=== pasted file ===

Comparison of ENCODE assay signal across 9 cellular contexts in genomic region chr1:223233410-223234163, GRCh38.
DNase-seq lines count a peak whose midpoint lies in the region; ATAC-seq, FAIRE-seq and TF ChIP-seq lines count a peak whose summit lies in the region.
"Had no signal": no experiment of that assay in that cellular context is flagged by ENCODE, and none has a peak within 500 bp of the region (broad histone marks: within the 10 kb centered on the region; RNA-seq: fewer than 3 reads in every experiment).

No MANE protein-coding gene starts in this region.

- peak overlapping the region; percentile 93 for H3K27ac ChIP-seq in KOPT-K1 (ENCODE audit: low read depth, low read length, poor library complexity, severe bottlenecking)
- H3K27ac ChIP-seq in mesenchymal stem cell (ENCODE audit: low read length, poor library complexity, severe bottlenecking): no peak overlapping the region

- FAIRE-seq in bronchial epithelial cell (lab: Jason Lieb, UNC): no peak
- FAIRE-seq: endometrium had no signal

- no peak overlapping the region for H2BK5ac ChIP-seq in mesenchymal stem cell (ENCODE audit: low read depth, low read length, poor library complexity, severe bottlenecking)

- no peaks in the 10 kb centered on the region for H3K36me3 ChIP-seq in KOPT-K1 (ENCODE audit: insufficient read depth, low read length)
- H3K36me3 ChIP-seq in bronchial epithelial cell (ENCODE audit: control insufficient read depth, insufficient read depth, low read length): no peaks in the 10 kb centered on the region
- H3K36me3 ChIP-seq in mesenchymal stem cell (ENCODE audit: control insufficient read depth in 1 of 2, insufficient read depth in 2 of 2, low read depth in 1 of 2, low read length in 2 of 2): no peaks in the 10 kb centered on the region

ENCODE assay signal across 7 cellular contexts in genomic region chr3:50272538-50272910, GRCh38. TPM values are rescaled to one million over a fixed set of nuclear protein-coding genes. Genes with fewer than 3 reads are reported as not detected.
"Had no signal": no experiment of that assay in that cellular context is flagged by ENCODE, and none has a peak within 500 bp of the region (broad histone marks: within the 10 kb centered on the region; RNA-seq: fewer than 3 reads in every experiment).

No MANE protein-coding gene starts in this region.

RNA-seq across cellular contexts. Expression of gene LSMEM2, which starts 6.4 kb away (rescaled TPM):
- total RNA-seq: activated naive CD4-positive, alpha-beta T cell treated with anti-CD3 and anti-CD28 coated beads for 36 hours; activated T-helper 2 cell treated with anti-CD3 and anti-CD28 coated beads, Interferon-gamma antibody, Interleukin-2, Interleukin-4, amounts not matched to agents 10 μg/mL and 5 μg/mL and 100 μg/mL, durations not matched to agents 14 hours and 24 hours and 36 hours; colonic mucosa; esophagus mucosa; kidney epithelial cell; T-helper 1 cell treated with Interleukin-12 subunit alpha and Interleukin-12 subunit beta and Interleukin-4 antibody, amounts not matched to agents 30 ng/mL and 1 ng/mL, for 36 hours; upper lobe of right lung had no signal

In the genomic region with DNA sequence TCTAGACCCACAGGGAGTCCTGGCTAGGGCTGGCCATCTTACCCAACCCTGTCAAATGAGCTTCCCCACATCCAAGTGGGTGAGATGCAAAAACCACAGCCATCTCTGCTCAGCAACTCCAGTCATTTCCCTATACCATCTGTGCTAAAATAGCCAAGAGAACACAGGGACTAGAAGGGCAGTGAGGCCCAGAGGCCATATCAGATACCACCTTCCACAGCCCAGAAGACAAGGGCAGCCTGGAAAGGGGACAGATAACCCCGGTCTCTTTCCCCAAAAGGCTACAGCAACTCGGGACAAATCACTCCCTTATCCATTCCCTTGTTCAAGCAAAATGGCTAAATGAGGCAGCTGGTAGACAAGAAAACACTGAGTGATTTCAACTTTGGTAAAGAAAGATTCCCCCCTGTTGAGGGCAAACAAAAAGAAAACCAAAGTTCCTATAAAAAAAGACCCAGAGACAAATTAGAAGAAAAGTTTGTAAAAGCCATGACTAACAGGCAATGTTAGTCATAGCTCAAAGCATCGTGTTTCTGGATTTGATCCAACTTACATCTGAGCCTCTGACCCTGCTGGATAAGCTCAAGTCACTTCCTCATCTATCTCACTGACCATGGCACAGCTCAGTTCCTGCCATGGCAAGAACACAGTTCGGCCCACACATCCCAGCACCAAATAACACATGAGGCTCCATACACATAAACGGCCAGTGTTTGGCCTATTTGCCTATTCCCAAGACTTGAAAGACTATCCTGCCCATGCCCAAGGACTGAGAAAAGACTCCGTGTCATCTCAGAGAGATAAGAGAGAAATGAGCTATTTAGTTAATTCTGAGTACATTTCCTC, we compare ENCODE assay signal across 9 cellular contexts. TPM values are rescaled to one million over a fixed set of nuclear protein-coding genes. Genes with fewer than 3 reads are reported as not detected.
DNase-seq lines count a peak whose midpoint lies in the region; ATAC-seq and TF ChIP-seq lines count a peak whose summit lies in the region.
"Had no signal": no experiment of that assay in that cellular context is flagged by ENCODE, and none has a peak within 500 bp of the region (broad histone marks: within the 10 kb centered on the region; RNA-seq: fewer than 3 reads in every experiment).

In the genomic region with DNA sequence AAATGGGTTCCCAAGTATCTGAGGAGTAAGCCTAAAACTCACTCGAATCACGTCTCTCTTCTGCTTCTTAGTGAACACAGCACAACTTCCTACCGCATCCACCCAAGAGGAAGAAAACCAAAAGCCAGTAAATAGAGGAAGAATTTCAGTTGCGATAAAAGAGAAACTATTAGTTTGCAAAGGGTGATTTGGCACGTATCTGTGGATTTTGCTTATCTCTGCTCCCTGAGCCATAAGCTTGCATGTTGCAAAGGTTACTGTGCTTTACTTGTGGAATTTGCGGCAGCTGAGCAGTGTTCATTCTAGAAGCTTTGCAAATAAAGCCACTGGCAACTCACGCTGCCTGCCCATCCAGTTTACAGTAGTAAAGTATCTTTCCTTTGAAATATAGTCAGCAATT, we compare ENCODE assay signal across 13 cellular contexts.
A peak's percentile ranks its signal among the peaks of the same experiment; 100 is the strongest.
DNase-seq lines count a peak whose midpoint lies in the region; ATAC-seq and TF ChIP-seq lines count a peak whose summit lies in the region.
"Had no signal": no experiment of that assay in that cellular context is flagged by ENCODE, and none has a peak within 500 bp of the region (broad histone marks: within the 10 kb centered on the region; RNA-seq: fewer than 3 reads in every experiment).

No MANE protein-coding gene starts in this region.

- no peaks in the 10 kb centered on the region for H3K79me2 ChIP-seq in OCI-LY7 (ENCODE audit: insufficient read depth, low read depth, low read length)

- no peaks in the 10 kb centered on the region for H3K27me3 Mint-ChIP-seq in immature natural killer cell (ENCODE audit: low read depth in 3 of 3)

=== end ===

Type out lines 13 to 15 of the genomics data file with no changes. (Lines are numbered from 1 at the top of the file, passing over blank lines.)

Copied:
ENCODE assay signal across 7 cellular contexts in genomic region chr3:50272538-50272910, GRCh38. TPM values are rescaled to one million over a fixed set of nuclear protein-coding genes. Genes with fewer than 3 reads are reported as not detected.
"Had no signal": no experiment of that assay in that cellular context is flagged by ENCODE, and none has a peak within 500 bp of the region (broad histone marks: within the 10 kb centered on the region; RNA-seq: fewer than 3 reads in every experiment).

No MANE protein-coding gene starts in this region.